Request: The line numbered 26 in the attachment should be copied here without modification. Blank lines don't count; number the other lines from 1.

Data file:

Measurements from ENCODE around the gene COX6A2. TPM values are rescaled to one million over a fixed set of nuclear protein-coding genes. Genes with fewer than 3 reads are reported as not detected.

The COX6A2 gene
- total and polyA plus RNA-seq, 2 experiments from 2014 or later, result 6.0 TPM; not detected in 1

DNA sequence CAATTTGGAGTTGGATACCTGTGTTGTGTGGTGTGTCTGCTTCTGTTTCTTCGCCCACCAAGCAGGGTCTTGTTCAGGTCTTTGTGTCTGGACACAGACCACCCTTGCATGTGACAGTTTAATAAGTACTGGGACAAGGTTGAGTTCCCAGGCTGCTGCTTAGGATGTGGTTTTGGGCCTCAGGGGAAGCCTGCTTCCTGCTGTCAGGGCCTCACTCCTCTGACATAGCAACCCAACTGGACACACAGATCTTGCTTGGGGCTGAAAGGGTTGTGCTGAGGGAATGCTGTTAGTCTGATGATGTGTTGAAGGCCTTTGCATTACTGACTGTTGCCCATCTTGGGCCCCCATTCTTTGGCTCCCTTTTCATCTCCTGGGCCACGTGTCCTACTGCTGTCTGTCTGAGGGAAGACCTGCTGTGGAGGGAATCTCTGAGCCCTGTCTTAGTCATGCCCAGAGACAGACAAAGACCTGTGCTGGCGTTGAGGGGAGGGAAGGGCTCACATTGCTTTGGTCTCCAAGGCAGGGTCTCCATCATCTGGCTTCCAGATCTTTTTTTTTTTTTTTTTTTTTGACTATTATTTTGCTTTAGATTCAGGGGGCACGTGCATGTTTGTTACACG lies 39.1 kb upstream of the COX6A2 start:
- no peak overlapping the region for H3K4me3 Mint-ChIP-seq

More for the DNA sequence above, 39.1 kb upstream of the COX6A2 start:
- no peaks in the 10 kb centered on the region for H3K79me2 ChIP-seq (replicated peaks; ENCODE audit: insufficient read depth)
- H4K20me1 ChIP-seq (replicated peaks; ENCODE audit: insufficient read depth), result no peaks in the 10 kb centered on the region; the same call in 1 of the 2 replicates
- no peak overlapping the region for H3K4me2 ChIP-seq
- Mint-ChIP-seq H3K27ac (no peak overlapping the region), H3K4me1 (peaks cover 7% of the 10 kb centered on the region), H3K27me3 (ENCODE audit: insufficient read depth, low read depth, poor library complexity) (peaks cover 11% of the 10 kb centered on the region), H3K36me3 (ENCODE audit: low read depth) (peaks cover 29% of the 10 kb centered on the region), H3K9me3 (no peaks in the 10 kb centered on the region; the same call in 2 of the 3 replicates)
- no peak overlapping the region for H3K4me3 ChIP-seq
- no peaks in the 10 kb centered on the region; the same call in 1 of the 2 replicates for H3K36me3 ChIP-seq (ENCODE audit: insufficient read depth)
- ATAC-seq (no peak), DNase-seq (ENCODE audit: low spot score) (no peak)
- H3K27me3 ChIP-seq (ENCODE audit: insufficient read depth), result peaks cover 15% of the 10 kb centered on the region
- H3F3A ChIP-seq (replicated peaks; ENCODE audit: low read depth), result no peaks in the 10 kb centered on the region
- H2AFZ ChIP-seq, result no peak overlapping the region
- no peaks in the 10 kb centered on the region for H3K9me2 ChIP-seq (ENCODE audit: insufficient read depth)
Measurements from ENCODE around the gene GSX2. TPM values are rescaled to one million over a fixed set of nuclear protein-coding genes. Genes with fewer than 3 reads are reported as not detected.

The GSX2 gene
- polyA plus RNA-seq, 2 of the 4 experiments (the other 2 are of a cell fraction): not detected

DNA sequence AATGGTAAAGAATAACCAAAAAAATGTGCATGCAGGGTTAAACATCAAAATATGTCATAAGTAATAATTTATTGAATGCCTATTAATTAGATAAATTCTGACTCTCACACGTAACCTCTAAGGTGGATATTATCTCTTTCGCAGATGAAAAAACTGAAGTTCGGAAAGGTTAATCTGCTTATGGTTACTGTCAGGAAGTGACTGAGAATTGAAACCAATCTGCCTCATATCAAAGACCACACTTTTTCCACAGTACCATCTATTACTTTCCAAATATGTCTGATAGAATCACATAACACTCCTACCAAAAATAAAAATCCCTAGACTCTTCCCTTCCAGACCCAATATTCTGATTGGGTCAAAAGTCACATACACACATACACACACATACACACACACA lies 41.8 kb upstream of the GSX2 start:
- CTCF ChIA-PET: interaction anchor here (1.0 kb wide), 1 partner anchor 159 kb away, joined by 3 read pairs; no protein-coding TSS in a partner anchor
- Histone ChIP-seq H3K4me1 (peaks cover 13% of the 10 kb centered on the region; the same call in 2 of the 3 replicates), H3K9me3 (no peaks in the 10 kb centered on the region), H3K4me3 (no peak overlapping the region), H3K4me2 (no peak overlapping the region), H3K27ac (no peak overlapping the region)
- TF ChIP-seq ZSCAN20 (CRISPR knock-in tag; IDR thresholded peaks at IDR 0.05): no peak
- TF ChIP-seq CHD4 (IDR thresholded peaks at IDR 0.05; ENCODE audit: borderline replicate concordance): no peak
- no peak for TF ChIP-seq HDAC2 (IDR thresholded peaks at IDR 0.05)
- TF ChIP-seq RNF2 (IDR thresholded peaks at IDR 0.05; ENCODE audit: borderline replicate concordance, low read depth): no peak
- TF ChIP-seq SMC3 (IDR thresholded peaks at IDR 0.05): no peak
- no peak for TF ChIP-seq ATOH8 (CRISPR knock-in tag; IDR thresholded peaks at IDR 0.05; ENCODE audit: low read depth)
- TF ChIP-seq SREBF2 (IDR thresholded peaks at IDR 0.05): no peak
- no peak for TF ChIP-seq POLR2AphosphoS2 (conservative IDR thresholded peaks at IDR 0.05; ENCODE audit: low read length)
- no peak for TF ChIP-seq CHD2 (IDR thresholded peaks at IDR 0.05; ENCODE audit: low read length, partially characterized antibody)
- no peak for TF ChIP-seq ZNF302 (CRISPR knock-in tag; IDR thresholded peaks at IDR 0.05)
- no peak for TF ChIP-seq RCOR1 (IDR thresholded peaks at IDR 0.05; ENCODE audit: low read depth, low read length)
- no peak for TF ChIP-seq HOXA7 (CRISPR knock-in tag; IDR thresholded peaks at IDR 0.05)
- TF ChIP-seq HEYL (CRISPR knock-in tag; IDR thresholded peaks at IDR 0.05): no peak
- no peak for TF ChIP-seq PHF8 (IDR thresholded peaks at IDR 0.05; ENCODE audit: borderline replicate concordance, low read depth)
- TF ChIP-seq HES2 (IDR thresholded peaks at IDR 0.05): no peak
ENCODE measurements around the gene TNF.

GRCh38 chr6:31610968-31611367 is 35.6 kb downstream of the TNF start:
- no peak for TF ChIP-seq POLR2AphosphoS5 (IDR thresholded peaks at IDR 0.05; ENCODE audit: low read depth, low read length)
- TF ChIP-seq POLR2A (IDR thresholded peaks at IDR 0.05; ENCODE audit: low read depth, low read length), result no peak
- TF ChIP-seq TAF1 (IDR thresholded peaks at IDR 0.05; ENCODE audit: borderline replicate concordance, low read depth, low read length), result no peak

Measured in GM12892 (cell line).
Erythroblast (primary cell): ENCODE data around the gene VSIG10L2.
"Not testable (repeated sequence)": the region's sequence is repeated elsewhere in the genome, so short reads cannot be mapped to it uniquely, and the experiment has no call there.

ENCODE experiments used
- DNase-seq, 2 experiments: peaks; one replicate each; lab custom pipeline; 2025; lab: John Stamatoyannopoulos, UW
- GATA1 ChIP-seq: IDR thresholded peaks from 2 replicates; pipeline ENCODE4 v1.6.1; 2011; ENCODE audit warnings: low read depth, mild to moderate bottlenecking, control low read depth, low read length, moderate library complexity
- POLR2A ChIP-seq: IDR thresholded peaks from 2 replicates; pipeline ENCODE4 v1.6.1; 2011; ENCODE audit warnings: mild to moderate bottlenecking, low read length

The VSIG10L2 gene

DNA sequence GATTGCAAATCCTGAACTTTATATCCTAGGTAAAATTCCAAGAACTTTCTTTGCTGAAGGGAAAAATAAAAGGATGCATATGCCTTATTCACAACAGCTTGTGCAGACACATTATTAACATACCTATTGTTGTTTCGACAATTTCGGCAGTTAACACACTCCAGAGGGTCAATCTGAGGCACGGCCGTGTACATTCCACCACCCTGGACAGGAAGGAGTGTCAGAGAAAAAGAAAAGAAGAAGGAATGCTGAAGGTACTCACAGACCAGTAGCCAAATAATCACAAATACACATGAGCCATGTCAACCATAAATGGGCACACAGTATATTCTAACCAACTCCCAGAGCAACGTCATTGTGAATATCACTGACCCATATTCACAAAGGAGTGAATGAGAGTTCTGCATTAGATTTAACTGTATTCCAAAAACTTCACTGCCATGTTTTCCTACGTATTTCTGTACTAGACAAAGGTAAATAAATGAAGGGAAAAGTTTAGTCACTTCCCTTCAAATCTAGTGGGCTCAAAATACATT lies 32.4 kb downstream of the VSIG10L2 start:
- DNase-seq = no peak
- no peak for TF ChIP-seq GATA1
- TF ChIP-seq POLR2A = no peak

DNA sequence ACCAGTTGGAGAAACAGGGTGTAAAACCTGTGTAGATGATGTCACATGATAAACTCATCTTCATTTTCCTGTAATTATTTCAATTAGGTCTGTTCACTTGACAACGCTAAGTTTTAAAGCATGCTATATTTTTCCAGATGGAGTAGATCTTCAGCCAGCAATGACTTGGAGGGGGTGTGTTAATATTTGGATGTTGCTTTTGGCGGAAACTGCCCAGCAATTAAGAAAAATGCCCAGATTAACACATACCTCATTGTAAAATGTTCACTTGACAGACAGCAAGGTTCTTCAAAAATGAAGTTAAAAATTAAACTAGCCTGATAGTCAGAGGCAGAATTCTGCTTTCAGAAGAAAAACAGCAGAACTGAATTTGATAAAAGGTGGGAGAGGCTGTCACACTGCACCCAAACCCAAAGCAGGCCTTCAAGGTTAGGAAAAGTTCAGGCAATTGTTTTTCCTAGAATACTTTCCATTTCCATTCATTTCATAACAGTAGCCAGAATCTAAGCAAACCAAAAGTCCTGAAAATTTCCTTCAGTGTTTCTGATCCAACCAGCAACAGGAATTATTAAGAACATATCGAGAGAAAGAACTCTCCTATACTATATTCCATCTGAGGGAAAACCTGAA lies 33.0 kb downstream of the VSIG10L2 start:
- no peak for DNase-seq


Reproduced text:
- no peak for TF ChIP-seq HDAC2 (IDR thresholded peaks at IDR 0.05)